Java 10 is the most accelerated release of a Java version in its 23-year history. Java has been criticized for its slow growth and evolution, but Java 10 just went against that concept. This is a release with many developments, the range, and impact of which may not be visible but are far fetching. Here in this article, we will look for some critical Java 10 Features
The new Java 10 feature will add some syntactic sweetness to Java, analyzing it and improving the developer’s experience. It will reduce the excessive use of words associated with writing Java while maintaining the commitment to inactive type safety.
Java 10 consists of various new features and improvements into many functional areas. Some of its important enhancements include advancements for garbage collection and compilation as well as local variable types.
Java 10 Features
- JEP 286: Local Variable Type Inference
- JEP 322: Time-Based Release Versioning
- JEP 304: Garbage-Collector Interface
- JEP 307: Parallel Full GC for G1
- JEP 316: Heap Allocation on Alternative Memory Devices
- JEP 296: Consolidate the JDK Forest into a Single Repository
- JEP 319: Root Certificates
- JEP 317: Experimental Java-Based JIT Compiler
- JEP 312: Thread-Local Handshakes
- JEP 313: Remove the Native-Header Generation Tool
The peculiarity of Java 10 features
- For achieving a callback on threads without conducting a global VM safe-point, there is a feature of thread-local handshakes.
- Application class-data sharing: Used to decrease the footprint by sharing common class metadata across methods. Also, the startup time is adjusted.
- They are facilitating the Grall Java-based just-in-time compiler which is to be used in an innovative form on the Linux/x64 platform.
- The requirement of parallel full garbage accumulation for the G1 garbage specialist to develop a mean case latency by executing parallelism.
- To improve the source-code privacy of different garbage collectors, there is a provision of a clean garbage collector interface. This proposal is striving for better modularity for internal garbage collection code in the HotSpot virtual machine and thus making it accessible to attach a new garbage collector to HotSpot.
- New APIs for the betterment of enabling the creation of unmodifiable collections. The Set.copyOf, copy, and Map.copyOf methods will create new collection instances from existing instances. New methods such as to UnmodifiableMap, to UnmodifiableList, and to UnmodifiableSet were added to the Collectors class in the Stream package which will permit the components of a Stream to be assembled into an unmodifiable array.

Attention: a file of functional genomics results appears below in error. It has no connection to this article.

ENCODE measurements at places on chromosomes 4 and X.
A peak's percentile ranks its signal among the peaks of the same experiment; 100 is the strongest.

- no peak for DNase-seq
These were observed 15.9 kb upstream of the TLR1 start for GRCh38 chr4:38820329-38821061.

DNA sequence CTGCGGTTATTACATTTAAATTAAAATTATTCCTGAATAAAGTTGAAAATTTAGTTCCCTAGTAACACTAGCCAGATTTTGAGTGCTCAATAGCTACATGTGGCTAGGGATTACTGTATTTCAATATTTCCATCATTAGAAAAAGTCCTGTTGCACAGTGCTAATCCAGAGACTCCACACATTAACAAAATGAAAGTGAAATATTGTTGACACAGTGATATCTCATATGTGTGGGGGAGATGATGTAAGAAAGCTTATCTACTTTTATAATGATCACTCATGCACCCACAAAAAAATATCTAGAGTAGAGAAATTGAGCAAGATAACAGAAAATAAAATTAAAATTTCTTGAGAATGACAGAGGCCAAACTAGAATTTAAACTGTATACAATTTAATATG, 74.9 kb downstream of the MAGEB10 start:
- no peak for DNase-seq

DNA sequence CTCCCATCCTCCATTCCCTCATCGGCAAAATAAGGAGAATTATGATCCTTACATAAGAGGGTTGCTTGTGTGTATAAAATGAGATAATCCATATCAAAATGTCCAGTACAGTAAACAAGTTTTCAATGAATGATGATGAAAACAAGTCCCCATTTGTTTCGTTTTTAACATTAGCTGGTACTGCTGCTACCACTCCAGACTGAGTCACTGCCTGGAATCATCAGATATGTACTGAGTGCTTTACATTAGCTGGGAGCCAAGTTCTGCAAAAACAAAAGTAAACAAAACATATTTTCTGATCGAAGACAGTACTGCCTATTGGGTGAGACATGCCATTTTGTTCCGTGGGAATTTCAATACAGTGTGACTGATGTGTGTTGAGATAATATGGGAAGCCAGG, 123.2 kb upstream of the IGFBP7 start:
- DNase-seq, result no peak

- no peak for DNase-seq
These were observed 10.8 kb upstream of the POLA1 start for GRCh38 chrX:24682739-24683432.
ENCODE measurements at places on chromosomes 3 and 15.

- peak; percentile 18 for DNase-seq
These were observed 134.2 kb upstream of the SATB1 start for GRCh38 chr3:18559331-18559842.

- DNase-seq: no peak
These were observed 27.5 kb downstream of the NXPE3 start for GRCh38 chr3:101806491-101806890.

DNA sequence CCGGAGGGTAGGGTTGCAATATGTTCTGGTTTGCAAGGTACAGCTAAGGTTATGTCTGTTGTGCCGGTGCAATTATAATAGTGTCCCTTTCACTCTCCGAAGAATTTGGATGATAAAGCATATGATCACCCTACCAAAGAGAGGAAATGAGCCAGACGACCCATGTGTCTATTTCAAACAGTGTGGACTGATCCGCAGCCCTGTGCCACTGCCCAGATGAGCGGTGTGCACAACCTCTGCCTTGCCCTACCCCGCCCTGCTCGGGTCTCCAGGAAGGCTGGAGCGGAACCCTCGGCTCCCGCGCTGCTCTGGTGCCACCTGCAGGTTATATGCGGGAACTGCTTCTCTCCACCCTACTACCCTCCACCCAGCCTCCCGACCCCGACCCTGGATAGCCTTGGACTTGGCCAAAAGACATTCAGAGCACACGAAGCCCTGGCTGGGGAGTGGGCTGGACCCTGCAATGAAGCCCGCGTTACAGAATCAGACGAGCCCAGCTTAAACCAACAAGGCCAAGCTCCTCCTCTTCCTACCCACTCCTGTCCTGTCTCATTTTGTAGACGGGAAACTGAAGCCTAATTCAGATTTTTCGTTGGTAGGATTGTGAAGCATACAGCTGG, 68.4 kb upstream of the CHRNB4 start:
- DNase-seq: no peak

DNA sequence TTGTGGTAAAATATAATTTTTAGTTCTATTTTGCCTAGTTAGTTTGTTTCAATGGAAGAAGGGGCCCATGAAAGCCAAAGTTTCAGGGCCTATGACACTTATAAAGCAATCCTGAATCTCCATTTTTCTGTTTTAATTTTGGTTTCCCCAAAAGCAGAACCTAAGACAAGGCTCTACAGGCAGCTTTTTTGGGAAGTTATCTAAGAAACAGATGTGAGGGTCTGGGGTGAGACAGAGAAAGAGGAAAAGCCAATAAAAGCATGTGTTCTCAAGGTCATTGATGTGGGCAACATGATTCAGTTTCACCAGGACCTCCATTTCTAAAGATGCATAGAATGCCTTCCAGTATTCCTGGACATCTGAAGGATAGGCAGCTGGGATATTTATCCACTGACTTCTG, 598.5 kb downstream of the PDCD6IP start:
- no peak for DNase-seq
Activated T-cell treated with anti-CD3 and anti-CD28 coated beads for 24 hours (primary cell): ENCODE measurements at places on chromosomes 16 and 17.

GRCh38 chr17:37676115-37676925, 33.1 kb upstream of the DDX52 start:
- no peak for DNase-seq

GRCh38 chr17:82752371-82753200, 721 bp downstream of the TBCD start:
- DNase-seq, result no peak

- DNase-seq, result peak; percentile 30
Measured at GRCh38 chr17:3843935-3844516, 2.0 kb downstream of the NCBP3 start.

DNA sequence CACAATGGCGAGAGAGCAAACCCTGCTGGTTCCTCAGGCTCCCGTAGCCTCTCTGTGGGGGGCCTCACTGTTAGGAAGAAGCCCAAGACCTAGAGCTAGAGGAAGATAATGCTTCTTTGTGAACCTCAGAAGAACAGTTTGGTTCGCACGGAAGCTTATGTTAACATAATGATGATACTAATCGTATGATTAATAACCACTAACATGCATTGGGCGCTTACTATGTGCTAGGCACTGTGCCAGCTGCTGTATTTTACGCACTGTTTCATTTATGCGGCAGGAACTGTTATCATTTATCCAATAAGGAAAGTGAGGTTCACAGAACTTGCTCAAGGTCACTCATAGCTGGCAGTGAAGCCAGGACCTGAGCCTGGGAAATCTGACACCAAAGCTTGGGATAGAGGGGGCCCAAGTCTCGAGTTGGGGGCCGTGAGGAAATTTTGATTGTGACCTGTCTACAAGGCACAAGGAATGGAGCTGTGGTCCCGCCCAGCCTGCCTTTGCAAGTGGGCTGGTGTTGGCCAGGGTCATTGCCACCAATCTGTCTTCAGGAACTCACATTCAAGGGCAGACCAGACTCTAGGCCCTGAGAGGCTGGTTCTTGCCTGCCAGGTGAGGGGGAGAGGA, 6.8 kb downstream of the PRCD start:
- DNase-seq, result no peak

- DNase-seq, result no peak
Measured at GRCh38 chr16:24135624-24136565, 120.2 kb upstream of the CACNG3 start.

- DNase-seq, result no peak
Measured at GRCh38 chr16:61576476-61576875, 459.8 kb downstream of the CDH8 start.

- There will be quicker startup times for the jShell REPL tool mainly when a start file with many pieces is in use.
- Three new JVM options will be available to give Docker container users greater control over system memory.
- Local variable type inference: Will intensify the language to extend type inference to local variables. The purpose is to reduce the “ceremony” linked with coding while preserving a commitment to inactive type security.
- Graal, an innovative just-in-time compiler, can be applied on the Linux/x64 platform.
- With the help of HotSpot, it will permit to designate the object heap on an alternative memory device like NVDIMM memory module as stipulated by the user. Due to this characteristic, it is anticipated that future systems may have complex memory architectures.
The Java team at Oracle states that it will not be possible for:
- Method parameters
- Constructor parameters
- Method return types
- Catch formals (or any different kind of variable declaration).
The evolution of new Java versions was, up until now, very feature driven. It implied that you had to wait for a few years for the next release. Significant developments like Generics, Lambdas, Streams, and Jigsaw made this fact bearable, but quite a lot of the smaller and beneficial language improvements were consistently delayed this way.
Due to Java’s responsibility to support previous versions of Java, we can assume it won’t break backward harmony.